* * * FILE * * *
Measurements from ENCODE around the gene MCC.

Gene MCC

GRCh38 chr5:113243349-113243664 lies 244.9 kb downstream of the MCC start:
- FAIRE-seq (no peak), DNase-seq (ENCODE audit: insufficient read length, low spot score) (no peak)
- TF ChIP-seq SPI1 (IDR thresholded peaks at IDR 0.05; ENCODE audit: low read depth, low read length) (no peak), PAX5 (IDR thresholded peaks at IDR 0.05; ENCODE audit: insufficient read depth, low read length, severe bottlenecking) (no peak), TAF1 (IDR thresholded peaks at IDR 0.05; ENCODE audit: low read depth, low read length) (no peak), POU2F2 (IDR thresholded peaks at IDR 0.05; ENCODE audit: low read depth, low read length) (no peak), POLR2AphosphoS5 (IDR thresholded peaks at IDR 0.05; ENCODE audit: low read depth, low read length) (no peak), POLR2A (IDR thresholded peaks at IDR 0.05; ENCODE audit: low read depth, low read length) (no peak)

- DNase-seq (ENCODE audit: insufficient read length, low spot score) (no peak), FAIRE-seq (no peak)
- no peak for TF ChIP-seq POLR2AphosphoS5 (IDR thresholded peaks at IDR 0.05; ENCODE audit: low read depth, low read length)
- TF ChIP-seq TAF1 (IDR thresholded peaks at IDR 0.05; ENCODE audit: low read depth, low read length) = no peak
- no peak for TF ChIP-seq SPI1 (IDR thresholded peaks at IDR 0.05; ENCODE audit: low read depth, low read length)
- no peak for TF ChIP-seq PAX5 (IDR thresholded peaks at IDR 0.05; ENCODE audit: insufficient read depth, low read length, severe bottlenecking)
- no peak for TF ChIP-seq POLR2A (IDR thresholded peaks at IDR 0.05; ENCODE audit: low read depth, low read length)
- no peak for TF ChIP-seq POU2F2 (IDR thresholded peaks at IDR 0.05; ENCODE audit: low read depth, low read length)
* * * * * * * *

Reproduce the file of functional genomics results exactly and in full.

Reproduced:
Measurements from ENCODE around the gene MCC.

Gene MCC

GRCh38 chr5:113243349-113243664 lies 244.9 kb downstream of the MCC start:
- FAIRE-seq (no peak), DNase-seq (ENCODE audit: insufficient read length, low spot score) (no peak)
- TF ChIP-seq SPI1 (IDR thresholded peaks at IDR 0.05; ENCODE audit: low read depth, low read length) (no peak), PAX5 (IDR thresholded peaks at IDR 0.05; ENCODE audit: insufficient read depth, low read length, severe bottlenecking) (no peak), TAF1 (IDR thresholded peaks at IDR 0.05; ENCODE audit: low read depth, low read length) (no peak), POU2F2 (IDR thresholded peaks at IDR 0.05; ENCODE audit: low read depth, low read length) (no peak), POLR2AphosphoS5 (IDR thresholded peaks at IDR 0.05; ENCODE audit: low read depth, low read length) (no peak), POLR2A (IDR thresholded peaks at IDR 0.05; ENCODE audit: low read depth, low read length) (no peak)

- DNase-seq (ENCODE audit: insufficient read length, low spot score) (no peak), FAIRE-seq (no peak)
- no peak for TF ChIP-seq POLR2AphosphoS5 (IDR thresholded peaks at IDR 0.05; ENCODE audit: low read depth, low read length)
- TF ChIP-seq TAF1 (IDR thresholded peaks at IDR 0.05; ENCODE audit: low read depth, low read length) = no peak
- no peak for TF ChIP-seq SPI1 (IDR thresholded peaks at IDR 0.05; ENCODE audit: low read depth, low read length)
- no peak for TF ChIP-seq PAX5 (IDR thresholded peaks at IDR 0.05; ENCODE audit: insufficient read depth, low read length, severe bottlenecking)
- no peak for TF ChIP-seq POLR2A (IDR thresholded peaks at IDR 0.05; ENCODE audit: low read depth, low read length)
- no peak for TF ChIP-seq POU2F2 (IDR thresholded peaks at IDR 0.05; ENCODE audit: low read depth, low read length)